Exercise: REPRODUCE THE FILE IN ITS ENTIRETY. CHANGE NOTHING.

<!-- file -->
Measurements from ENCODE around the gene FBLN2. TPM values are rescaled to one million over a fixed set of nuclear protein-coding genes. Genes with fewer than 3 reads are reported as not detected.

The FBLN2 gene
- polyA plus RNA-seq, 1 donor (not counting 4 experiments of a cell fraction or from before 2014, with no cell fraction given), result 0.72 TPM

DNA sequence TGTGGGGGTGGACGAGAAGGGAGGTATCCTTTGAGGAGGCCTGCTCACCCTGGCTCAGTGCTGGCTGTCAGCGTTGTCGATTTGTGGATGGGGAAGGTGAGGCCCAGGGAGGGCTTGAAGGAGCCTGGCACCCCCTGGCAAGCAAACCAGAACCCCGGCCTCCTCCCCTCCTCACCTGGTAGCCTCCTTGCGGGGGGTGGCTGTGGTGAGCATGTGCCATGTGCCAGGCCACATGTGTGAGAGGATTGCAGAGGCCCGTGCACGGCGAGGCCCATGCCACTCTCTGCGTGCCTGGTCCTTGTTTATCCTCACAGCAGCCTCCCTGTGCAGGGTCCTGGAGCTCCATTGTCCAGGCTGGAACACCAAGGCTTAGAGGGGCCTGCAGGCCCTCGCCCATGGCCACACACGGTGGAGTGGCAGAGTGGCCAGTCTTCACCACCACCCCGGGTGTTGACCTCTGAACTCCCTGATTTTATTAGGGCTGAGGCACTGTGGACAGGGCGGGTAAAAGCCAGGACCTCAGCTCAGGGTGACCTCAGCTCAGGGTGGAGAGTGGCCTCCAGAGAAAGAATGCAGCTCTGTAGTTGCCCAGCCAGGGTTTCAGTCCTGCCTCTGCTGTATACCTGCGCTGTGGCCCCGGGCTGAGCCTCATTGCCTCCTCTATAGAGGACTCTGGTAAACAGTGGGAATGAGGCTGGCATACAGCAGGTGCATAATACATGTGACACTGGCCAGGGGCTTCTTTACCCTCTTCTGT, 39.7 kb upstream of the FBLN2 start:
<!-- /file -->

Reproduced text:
Measurements from ENCODE around the gene FBLN2. TPM values are rescaled to one million over a fixed set of nuclear protein-coding genes. Genes with fewer than 3 reads are reported as not detected.

The FBLN2 gene
- polyA plus RNA-seq, 1 donor (not counting 4 experiments of a cell fraction or from before 2014, with no cell fraction given), result 0.72 TPM

DNA sequence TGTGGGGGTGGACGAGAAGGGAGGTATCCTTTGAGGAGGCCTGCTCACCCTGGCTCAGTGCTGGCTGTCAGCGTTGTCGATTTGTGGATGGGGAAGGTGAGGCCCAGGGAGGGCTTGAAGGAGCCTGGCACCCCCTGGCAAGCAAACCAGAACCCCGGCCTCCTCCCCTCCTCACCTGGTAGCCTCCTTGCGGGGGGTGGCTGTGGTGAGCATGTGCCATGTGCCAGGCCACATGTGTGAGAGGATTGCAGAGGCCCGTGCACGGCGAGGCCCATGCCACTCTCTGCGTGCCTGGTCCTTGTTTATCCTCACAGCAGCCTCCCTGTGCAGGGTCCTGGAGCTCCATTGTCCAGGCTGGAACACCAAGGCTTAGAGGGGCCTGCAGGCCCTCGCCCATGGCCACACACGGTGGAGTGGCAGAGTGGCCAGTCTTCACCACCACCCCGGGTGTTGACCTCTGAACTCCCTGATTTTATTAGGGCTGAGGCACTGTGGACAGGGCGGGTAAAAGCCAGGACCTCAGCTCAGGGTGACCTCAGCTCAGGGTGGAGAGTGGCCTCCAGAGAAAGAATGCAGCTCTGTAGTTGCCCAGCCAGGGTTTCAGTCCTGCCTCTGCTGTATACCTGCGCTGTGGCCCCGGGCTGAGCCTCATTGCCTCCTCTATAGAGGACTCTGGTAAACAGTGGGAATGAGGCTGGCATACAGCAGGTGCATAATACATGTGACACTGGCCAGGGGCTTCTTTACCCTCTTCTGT, 39.7 kb upstream of the FBLN2 start: